• April 17, 2013 at 5:38 am

      Cottage cheese and peanut butter is a favorite of mine. I try to go with slow digesting proteins and higher fat/low carb in the evening to maximize recuperation and minimize insulin. I hope that helps!

      • Mike
        April 17, 2013 at 8:09 am

        Unfortunately neither of those are on my “favored” eating list. Hmmm??? Do you eat them both together or alternate? What about a protein bar like Think Thin? Too many calories?

        • April 20, 2013 at 5:58 am

          It doesn’t sound like calories are your concern, but with protein bars you need to be concerned with the sugar content s they tend to be rather high. If your are trying to adhere to the diet I’m suggesting above than ideally just a protein/fat meal would serve you best.

  3. Mike
    April 11, 2013 at 1:06 am

    So only 2 meals a day? Man…I think I would get so cranky and hungry by the evening. Hmmm??? I’m one of those hour of moderate intensity cardio 7 days a week first thing in the morning, as well as a 45 minute weight workout (split routine) 6 days a week. I’m pretty lean, but am not getting any leaner. My vice is eating too much at night to make up for what I think is not enough during the day. And…I like sugar…UGH!

    I’m an ex-decathlete back in the day, and to this day maintain roughly the same weight I did when competing. 6′ 186 lbs.

    Would like to get that little ring around my mid-section gone. Never had a big chest due to track training all those years, but like to work the caps on my shoulders.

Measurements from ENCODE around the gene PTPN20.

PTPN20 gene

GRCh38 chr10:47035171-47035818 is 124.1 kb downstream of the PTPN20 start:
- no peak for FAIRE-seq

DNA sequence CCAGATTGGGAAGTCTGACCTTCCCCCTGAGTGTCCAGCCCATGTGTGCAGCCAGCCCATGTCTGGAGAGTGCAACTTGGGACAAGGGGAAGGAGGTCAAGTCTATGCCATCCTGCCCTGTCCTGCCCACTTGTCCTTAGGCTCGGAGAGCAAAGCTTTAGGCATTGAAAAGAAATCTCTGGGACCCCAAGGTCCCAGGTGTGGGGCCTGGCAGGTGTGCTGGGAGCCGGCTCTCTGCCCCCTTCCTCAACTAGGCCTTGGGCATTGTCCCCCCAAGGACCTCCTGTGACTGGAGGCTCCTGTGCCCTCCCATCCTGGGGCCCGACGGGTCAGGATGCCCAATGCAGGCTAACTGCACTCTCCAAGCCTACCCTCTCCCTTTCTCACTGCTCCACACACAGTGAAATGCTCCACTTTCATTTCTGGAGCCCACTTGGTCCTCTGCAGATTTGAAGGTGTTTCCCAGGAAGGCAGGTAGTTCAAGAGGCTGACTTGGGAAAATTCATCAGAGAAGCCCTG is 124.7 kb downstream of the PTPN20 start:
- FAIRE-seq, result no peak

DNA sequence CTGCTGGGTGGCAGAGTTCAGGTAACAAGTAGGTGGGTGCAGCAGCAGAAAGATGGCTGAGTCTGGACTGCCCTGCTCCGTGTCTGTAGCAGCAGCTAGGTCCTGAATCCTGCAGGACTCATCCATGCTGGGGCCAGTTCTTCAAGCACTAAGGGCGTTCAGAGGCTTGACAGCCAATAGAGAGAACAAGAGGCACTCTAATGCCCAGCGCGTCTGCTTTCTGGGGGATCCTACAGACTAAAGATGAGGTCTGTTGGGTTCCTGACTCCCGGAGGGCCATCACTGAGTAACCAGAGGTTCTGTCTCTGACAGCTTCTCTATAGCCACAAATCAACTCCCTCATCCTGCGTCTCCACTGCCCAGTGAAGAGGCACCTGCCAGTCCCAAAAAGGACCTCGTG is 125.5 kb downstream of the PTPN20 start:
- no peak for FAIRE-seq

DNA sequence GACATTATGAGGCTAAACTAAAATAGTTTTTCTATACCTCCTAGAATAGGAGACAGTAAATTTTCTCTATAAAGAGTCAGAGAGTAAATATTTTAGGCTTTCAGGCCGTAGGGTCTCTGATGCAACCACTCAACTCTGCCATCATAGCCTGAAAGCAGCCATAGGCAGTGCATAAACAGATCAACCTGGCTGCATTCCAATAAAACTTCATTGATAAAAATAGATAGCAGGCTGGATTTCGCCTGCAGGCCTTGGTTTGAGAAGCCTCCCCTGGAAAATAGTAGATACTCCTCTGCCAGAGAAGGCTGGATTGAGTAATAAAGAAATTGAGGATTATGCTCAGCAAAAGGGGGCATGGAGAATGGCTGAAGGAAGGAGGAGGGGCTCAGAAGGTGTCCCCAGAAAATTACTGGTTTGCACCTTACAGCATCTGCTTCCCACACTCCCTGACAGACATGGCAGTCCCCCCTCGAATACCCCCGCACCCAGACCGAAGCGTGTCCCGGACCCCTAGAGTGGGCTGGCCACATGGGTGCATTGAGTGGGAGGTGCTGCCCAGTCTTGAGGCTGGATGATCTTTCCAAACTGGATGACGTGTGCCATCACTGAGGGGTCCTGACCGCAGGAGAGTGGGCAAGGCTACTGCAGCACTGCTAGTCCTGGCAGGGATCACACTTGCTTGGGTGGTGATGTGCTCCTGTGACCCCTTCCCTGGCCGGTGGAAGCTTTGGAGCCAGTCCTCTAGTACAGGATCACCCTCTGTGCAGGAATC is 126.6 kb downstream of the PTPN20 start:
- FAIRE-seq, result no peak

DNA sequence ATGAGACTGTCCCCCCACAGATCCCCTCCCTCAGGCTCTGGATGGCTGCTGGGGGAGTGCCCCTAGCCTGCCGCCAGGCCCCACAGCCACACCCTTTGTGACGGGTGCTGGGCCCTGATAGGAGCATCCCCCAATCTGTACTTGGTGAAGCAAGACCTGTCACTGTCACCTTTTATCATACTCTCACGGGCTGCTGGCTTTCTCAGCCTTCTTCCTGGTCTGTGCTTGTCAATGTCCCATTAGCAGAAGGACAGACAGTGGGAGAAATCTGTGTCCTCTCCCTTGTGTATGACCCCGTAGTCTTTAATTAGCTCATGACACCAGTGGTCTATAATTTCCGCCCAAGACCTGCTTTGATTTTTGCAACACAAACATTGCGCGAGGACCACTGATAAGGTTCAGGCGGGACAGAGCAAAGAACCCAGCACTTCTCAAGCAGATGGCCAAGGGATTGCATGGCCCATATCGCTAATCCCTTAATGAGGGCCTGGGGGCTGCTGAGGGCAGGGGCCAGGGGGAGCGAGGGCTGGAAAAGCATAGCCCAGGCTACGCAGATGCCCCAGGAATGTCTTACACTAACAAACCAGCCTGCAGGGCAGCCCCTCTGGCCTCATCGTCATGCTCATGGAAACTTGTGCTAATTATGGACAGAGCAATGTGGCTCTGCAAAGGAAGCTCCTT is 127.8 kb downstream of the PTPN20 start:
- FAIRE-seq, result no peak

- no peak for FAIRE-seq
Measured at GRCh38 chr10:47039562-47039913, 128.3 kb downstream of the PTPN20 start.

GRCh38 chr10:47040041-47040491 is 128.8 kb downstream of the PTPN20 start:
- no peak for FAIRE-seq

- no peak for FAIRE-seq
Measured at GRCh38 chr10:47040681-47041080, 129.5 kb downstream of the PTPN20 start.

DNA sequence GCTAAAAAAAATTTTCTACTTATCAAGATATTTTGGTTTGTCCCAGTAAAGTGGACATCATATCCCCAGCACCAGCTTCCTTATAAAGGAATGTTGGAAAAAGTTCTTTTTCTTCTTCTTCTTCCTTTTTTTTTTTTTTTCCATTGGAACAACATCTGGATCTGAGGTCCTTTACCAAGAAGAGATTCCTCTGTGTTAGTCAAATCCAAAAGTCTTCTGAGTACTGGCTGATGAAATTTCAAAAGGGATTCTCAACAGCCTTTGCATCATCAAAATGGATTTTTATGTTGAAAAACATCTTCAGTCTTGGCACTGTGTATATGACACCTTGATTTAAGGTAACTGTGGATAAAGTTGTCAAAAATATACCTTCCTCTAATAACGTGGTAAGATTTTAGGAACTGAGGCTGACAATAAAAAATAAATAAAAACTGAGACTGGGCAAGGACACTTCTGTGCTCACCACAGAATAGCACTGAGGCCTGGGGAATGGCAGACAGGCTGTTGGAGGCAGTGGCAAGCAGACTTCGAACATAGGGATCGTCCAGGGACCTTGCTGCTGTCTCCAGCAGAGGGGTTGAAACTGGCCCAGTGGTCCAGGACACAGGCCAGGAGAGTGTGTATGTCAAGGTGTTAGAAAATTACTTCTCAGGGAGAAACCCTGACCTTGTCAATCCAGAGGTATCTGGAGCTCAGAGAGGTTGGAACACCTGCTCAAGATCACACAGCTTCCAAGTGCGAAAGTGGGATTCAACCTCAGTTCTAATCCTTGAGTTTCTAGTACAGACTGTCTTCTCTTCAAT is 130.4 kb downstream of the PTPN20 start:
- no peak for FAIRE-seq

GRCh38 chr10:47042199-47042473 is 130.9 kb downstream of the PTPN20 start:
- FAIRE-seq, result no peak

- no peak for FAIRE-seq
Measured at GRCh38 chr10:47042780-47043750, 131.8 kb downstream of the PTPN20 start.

Mike

    • April 11, 2013 at 6:48 am

      It’s more like 3 or 4 meals per day. The smaller meals that begin after the morning training are simple protein/fat meals, and I would consume them as breakfast, lunch and early dinner (4 hours apart roughly), then the larger meal with the veggies and optional carbs would end the eating portion of the day.

      If you give this method a try I believe you will be able to get much leaner and simultaneously build muscle, which is not an easy thing to accomplish. Let me know ho you are doing Mike!

      • tracie
        April 24, 2014 at 5:09 pm

        OK… i thought you were only eating two meals as well. This makes much since. I think i might plan this out and give it a try. Thank you for all your info… I just found your site on Pinterest so I am catching up to all your info!!! Thanks again!

        • Lifestyle and Strength
          April 26, 2014 at 12:18 pm

          Anytime Tracie. I’m always happy to help.

  4. April 10, 2013 at 8:17 am

    Fascinating stuff Matt, thanks for sharing your experiences! Any thoughts on meal frequency and what to eat for someone who typically trains in the evening and is also in ketosis? I usually train in the mornings on the weekends but in the evenings during the week.